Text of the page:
Given a common PCB size of 100mm x 100mm, sub-RF frequencies (<20 kHz) and non-sensitive signals (as opposed to as measurement H-bridge) is there a real problem in routing traces of a symmetrical circuit (such as rectifier or motor driver output stage) on different layers or with different trace lengths?

I understand the importance of routing considerations at RF frequencies due to impedance and signal speed concerns, and with measurement circuits due to disturbance immunity concerns. But, what about other circuits like low frequency digital, analog or power? Have you encoutered any issues due to oddball routing in these cases?


2 Answers 2


In a digital signal, or any kind of square wave, the fundamental frequency may be low but it is the rise time that determines the harmonic spread. For example, a microcontroller GPIO with a 2ns rise time, driving a LED in PWM at 1kHz through some long loose wires, will radiate trash all over the place in the hundreds of MHz.

Likewise, a PWM motor controller or a DC-DC converter may operate at a "low" frequency (few kHz or tens of kHz for the motor, few hundreds of kHz for the buck) but if it switches fast, the edges will be stiff... and it will radiate trash all over the place in the hundreds of MHz.

It is the rise time that matters. For example back in the day I had a crummy parallel port JTAG adapter. The signals sure could not be called "fast", it was damn slow. But the edges were fast, which means it had lots of high frequency content... and when going through wiring that is not a good transmission line, these high frequencies got screwed and phase shifted in many ways. The problem was the supplied ribbon cable, more precisely the connector pinout, which didn't have enough ground pins, plus a lack of termination resistors. So, the fast edges were distorted, there was ringing and crosstalk. And even if the signal itself was slow, the FPGA input receiving it was very fast, so when it saw a bit of ringing on the edge... it was more than fast enough to register two clock pulses where there was supposed to be only one. In a serial protocol, that's instant failure. And the JTAG didn't work.

Leaving aside emissions, the kind of very short noise spikes generated by fast switching and fast edges (even at a low repetition rate or frequency), or switching converters... can absolutely cause trouble, even on a digital signal. This can cause headaches, for example if the SPI clock gets registered as a double pulse only when the noise spike from another circuit happens exactly during the clock edge.

Another issue I had was a buck converter that would go into undervoltage protection unexpectedly. It turned out there was a few mm of trace causing common impedance coupling between the top MOSFET and the chip's VCC. So when the top MOSFET turned on, VCC dropped a bit (only during a few nanoseconds), and that was enough to trigger the UVLO comparator and reset the chip. The fix was to split the trace in two lengthwise with an x-acto. That's another case of low frequency, fast edges, thus high di/dt.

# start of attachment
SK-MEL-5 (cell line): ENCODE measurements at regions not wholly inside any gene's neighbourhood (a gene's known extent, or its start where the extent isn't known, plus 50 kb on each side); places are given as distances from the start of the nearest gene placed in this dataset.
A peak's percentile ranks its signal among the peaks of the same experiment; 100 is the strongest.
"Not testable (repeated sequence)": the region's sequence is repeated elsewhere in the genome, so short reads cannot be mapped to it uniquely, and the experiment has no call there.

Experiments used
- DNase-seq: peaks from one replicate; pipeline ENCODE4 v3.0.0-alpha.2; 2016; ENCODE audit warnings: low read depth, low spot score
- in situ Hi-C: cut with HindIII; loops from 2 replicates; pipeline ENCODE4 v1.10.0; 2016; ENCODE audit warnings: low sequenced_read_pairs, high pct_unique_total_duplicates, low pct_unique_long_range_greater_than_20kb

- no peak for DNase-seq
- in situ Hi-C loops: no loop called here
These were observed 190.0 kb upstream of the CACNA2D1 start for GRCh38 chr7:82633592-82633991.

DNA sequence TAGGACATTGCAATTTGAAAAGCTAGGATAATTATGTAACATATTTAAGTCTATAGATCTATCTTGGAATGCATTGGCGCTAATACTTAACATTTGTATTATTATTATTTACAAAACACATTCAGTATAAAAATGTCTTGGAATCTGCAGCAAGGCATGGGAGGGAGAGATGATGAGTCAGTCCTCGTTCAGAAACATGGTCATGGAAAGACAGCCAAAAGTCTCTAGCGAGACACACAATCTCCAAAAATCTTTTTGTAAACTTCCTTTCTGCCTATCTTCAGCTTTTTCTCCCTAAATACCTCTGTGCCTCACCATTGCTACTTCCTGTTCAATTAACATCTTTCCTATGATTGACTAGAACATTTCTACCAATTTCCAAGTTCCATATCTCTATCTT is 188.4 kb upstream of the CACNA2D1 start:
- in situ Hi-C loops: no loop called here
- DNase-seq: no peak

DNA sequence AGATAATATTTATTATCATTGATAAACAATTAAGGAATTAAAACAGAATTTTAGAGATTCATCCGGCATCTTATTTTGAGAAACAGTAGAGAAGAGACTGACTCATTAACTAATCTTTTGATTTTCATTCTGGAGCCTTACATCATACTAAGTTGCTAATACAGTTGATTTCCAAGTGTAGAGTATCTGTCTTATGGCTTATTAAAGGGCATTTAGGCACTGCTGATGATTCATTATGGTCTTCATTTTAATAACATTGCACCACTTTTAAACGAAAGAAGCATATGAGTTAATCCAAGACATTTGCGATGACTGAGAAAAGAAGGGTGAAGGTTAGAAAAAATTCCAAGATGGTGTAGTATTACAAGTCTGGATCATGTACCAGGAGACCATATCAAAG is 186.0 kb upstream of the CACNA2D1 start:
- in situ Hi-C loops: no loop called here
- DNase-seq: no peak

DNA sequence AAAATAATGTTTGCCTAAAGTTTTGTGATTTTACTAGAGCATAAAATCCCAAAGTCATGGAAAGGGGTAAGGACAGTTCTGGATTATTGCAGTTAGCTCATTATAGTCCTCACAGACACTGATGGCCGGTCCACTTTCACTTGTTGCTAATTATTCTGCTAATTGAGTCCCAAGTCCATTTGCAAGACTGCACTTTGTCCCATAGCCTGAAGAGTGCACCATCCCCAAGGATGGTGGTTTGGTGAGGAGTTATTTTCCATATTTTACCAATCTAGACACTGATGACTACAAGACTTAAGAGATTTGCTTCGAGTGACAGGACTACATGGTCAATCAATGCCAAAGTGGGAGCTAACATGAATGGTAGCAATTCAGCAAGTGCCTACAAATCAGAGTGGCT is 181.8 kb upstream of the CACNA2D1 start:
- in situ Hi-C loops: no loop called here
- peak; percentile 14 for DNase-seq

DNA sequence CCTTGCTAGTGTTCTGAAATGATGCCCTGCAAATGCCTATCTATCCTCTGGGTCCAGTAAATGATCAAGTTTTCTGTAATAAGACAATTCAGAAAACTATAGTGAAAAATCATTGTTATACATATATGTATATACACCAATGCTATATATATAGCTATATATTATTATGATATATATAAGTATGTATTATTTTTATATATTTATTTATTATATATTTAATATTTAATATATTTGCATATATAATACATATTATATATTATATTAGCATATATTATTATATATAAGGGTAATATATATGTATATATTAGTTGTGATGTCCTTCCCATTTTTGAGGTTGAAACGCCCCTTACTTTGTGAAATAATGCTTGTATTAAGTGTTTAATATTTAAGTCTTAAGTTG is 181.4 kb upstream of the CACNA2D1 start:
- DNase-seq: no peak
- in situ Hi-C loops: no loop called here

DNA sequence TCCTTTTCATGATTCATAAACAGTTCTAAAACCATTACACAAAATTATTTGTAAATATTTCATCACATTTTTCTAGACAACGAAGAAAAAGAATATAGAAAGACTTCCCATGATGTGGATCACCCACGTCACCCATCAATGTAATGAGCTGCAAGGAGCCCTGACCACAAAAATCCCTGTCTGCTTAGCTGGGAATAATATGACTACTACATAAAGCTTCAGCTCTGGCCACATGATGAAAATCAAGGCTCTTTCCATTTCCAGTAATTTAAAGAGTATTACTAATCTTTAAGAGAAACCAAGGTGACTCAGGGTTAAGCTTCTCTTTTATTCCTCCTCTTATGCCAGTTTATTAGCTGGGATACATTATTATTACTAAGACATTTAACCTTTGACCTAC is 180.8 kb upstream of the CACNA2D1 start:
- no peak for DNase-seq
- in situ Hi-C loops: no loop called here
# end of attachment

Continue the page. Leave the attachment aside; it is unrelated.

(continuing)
Answer to your comment about class AB amplifier:

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Current in both transistors in a halfwave rectified version of the output current. So if the traces are not routed close together, it will emit a corresponding magnetic field, which will couple into the input. This produces a small but measurable amount of distortion. Likewise letting the ground return of these distorted currents flow into a ground trace via wrong routing of ground to the supply caps creates a distorted voltage drop on the trace impedance, if the ground reference point of the amp is taken at the wrong place, you also get an increase in distortion. This one isn't about high speed, more about magnetic coupling and common impedance coupling, which work well at low frequency too.

  • \$\begingroup\$ Thank you for intresting input on the high di/dt - case. Can you think of other situations when routing might be an issue? For example, let's take a analog sound amp as an example: do you believe that a 10kHz sound on a 50W speaker would be noticably affected if one trace ran far on layer 3 while other was short and on layer 1? Or in the case of a motor driver? \$\endgroup\$ Aug 18, 2022 at 11:39
  • \$\begingroup\$ It depends on loop area and path of return current. And how your pwm motor driver switches. \$\endgroup\$
    – bobflux
    Aug 18, 2022 at 12:12

Proper HF routing recommendations should be always adopted if you need to pass EMI tests. Even low frequency electronics must do this, if it is to be used in a commercial product.

And then, you don't gain anything by delivering a subpar layout that might still work as opposed to a rugged layout that can deal with hardships.

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    \$\begingroup\$ If we always had the luxary of space and freedom I'd agree with your statement. ;) \$\endgroup\$ Aug 18, 2022 at 11:41
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    \$\begingroup\$ @NoobPointerException I don't think that EMI compliant design makes stuff larger in general. The thought process of untangling and minimizing current loops is similar to that of achieving a tight design. Think of SMPS. They are built as ultra-compact as possible because of EMI constraints. If you build large loops, your stuff will likely work but be less immune to noise and disturbances. \$\endgroup\$
    – tobalt
    Aug 18, 2022 at 11:59
  • \$\begingroup\$ Most EMI tests start at 150 kHz, so layout of truly low frequency circuits really does not matter. But like bobflux said, square waves have much higher harmonics than their fundamental frequency. And like you said, it still does matter for immunity. \$\endgroup\$
    – jpa
    Aug 18, 2022 at 17:27

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